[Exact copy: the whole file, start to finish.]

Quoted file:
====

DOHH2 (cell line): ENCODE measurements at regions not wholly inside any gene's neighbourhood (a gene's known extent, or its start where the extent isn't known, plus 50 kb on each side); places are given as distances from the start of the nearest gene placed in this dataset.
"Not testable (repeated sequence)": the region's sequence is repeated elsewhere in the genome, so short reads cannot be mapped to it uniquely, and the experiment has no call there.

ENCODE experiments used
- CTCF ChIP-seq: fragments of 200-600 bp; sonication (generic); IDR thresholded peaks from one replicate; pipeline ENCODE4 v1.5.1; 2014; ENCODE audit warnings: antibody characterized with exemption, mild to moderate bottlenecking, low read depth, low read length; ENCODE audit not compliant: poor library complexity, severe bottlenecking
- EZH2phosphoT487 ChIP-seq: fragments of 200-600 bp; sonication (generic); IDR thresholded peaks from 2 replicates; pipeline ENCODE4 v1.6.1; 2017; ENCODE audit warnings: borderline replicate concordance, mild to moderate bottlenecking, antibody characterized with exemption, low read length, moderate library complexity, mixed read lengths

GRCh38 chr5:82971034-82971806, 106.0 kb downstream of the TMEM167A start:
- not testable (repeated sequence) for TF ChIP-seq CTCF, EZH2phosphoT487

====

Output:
DOHH2 (cell line): ENCODE measurements at regions not wholly inside any gene's neighbourhood (a gene's known extent, or its start where the extent isn't known, plus 50 kb on each side); places are given as distances from the start of the nearest gene placed in this dataset.
"Not testable (repeated sequence)": the region's sequence is repeated elsewhere in the genome, so short reads cannot be mapped to it uniquely, and the experiment has no call there.

ENCODE experiments used
- CTCF ChIP-seq: fragments of 200-600 bp; sonication (generic); IDR thresholded peaks from one replicate; pipeline ENCODE4 v1.5.1; 2014; ENCODE audit warnings: antibody characterized with exemption, mild to moderate bottlenecking, low read depth, low read length; ENCODE audit not compliant: poor library complexity, severe bottlenecking
- EZH2phosphoT487 ChIP-seq: fragments of 200-600 bp; sonication (generic); IDR thresholded peaks from 2 replicates; pipeline ENCODE4 v1.6.1; 2017; ENCODE audit warnings: borderline replicate concordance, mild to moderate bottlenecking, antibody characterized with exemption, low read length, moderate library complexity, mixed read lengths

GRCh38 chr5:82971034-82971806, 106.0 kb downstream of the TMEM167A start:
- not testable (repeated sequence) for TF ChIP-seq CTCF, EZH2phosphoT487